The value problem of knowledge can be dated back to at least Plato’s dialogue Meno. In this dialogue, Socrates’ interlocutor asks why knowledge is more valuable than simply having a true belief. After all, a true belief that p seems just as practically valuable as knowledge that p. Consider the case of Sam who wishes to get to his friend, Susan. It might be argued that a true belief about the correct way to get to Susan is just as useful as knowledge of the correct way to get to Susan. After all, in both cases a true belief and knowledge gets Sam to Susan. On the other hand, many believe that knowledge is more valuable than true belief, but it remains difficult to explain why. The central issue in the value problem is the following: why is knowledge more valuable than true belief? Moreover, how exactly do we account for this value?
Plato attempts to solve the value problem by asserting that knowledge gives an agent confidence in one’s belief. True belief, on the other hand, apparently does not. So the value of knowledge, according to Plato, is closely connected to confidence. Additionally, Plato goes on to argue that knowledge requires justification that ties down a true belief so it does not “fly away”. The additional justification gives one confidence in one’s belief, which in turn makes the belief more difficult to give up. True beliefs, on the other hand, do not give one the type of confidence that knowledge does. The difficulty with Plato’s solution is it’s not entirely clear why true belief cannot be believed in confidence. After all, there seem to be many people who truly believe a proposition with high degrees of confidence. Cult leaders, for example, often believe very confidently that they are some sort of beacon of truth. They believe that what they say is true with unwavering confidence, and they expect their followers to share this belief with similar degrees of confidence. Even though many cult leaders believe falsely, the unwavering confidence still exists. But if one can have confidence in a false belief, there is no reason why that same person cannot also have confidence in a true belief without justification. Therefore, Plato’s initial response to the value problem is not satisfactory.
Perhaps credibility has something to do with the value of knowledge. In other words, credibility can add to Plato’s view the notion that some beliefs are worthy to have confidence in. Call this view “the credibility theory.” Expanding on Plato’s reply, the credibility theorist argues that knowledge that p, makes the proposition worthy to have confidence in. Although the cult leader or the true believer may be confidant in their belief, their confidence is misplaced without the added justification. Imagine a case where Sam wants to get to his friend Larissa. Sam is walking down a path and meets a fork in the road: one road goes left and the other road goes right. Standing at the fork is a mysterious cloaked guide that is supposed to point passing travellers to the right or left. Now, suppose the guide merely truly believes that Larissa is on the left and does not know that Larissa is on the left. While the guide might lead Sam down the right path, he lacks credibility as a guide, since he does not know. The guide is not epistemically trustworthy and Sam should not have as much confidence in the guide than if the guide actually knew. In other words, the guide lacks the credibility that he might otherwise have if he knew.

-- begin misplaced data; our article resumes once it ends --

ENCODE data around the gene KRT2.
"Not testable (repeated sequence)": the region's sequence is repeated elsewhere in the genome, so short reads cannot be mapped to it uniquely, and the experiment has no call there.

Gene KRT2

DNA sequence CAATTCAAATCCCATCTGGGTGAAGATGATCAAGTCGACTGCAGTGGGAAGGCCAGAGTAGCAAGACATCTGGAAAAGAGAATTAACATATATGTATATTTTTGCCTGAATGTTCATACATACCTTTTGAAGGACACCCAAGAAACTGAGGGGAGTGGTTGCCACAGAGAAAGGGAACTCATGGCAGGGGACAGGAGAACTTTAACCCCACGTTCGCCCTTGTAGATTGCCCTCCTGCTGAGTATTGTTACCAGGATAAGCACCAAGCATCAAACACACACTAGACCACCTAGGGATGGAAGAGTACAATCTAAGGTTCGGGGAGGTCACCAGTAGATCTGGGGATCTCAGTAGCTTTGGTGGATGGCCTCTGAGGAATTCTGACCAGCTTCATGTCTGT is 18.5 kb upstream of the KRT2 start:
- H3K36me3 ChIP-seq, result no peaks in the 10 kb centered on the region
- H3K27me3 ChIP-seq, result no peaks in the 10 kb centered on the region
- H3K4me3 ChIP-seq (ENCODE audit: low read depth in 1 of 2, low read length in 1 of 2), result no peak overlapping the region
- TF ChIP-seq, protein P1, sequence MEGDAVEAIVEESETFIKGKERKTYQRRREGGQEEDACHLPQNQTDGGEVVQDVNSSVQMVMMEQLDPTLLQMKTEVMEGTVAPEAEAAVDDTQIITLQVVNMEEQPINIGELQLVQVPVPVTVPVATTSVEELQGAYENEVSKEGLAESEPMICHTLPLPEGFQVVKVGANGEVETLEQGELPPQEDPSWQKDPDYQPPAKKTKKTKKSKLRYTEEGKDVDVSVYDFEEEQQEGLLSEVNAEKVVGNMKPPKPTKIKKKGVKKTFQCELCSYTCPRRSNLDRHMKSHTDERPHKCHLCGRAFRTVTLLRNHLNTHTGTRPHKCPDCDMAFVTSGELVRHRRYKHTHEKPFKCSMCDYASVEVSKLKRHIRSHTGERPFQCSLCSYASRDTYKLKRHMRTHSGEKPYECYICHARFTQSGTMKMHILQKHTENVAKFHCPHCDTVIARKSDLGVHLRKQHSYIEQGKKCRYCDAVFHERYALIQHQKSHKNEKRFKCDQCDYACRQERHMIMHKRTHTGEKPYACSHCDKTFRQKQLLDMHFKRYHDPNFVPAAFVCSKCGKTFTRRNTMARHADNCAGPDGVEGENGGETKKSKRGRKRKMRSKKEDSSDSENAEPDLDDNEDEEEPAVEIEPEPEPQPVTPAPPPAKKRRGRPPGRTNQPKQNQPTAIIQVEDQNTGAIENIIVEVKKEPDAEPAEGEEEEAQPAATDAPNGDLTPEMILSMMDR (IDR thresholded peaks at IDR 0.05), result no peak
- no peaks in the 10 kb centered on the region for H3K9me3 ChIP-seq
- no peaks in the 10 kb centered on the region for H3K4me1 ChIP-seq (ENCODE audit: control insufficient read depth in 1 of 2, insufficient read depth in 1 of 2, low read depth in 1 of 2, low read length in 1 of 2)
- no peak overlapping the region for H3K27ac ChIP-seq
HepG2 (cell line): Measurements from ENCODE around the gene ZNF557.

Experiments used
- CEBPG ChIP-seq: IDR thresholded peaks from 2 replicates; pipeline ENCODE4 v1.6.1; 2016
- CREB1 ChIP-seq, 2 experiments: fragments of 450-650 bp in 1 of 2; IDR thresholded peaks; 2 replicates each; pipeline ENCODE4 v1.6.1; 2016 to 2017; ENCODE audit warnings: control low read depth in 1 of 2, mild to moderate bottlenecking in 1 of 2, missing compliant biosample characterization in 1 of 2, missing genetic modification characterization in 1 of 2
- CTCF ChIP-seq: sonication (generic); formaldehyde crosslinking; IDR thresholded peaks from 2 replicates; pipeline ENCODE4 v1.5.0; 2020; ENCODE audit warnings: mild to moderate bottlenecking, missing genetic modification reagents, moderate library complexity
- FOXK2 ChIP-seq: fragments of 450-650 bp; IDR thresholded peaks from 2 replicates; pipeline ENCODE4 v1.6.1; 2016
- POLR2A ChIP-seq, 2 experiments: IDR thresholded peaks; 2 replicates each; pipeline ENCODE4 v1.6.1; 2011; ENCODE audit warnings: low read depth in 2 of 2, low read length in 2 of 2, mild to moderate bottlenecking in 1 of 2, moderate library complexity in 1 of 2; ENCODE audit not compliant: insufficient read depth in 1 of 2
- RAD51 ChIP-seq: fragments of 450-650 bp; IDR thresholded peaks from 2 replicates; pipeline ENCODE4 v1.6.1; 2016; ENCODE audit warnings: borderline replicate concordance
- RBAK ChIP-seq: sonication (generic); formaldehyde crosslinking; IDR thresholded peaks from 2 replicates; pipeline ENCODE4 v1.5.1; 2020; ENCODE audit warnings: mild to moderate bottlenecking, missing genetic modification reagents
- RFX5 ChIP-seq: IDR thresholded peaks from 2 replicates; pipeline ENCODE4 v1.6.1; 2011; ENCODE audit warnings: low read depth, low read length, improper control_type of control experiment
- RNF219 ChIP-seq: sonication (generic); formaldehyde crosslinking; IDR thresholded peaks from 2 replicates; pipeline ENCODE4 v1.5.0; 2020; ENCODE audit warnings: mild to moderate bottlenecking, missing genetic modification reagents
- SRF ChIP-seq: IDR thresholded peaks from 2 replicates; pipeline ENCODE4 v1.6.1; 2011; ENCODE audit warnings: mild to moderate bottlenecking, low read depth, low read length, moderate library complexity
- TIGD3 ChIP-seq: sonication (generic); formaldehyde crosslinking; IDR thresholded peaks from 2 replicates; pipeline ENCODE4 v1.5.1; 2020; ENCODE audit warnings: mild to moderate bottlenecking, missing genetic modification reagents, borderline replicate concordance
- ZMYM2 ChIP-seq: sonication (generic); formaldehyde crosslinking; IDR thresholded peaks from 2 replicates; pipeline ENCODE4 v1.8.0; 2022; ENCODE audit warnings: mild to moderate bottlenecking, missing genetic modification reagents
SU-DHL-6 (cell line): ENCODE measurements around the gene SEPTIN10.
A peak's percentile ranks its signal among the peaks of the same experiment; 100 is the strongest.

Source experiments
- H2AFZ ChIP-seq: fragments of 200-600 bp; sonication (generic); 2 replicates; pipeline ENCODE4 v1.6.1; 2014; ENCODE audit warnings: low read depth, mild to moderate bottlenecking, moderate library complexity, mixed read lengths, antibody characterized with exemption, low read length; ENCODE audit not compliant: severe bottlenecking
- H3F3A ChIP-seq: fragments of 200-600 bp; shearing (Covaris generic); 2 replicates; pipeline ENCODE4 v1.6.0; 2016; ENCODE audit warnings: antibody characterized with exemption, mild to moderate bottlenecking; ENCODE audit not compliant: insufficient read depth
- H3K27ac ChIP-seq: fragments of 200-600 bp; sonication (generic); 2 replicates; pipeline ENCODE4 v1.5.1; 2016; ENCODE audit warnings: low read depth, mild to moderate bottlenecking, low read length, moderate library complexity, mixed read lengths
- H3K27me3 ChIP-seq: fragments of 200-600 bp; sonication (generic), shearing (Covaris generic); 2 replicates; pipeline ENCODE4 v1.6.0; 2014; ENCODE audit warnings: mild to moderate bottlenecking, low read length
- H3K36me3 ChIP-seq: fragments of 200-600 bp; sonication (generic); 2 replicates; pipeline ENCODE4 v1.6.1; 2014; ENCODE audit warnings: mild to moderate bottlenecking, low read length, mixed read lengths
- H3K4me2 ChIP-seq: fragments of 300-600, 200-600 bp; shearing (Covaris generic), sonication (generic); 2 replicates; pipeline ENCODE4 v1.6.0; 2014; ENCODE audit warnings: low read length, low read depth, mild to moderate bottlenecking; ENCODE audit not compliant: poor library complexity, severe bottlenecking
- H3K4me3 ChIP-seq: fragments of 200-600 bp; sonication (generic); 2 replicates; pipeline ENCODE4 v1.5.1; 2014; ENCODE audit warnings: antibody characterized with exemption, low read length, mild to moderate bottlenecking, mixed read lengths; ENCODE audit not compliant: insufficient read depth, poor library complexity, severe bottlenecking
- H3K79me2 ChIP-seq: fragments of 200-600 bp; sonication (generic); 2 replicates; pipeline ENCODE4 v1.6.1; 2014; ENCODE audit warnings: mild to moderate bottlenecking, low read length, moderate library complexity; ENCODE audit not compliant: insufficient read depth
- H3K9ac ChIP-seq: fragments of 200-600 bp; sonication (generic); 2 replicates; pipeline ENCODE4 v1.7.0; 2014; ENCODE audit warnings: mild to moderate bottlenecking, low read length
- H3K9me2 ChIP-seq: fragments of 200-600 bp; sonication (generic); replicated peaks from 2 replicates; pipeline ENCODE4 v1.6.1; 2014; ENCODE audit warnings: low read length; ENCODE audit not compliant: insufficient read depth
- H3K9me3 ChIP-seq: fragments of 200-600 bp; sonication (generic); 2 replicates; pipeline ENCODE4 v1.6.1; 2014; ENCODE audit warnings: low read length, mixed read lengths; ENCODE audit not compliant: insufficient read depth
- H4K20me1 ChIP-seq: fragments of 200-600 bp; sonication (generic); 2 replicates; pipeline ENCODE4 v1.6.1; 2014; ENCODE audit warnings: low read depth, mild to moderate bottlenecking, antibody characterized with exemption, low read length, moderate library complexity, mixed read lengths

Now, one might object that a guide who only truly believes that Larissa is on the left path has some credibility. After all, the guide points to the right direction. In response, the credibility theorist can argue that while the guide can lead Sam correctly, it is also important to remember that the guide has less credibility than if she knew that Larissa is on the left path. For example, consider a similar case where there are two mysterious guides. One guide knows, but the other guide lacks knowledge and only truly believes. Which guide should Sam have confidence in? Which guide should Sam epistemically trust? Which guide is more credible, as a guide, to Sam? I think the answer is clear, the guide who has knowledge is the one Sam should have confidence in. In other words, the guide who has knowledge is the guide Sam should trust, and, according to the credibility theory, the guide with knowledge is a more credible guide to Sam.
Plato’s initial account ran into some difficulties associated with tying the value of knowledge too close to confidence. Particularly, one can have high degrees of confidence in a mere true belief. I think Plato gets something right, and his account can be improved on by the credibility theorist. According to this view, knowledge makes one’s belief worthy to have confidence is. Moreover, one can additionally argue that the closer an epistemic agent is to knowledge, by satisfying at least some conditions for knowledge, the more credible he or she may be. This implies that true belief (or other conditions relevant to knowledge) might give one some credibility, it does not give one as much credibility as knowledge. Although I have not argued the credibility account is true, I think it takes some steps towards addressing the value problem. And, in many cases, taking some steps in answering troubling philosophical worries can add to a philosophical theory. Perhaps it can even add some more credibility to that theory. Does the credibility theory give a promising account towards solving the value problem in epistemology? Are there additional worries I have not presented here that the credibility theorist might encounter? What’s your take?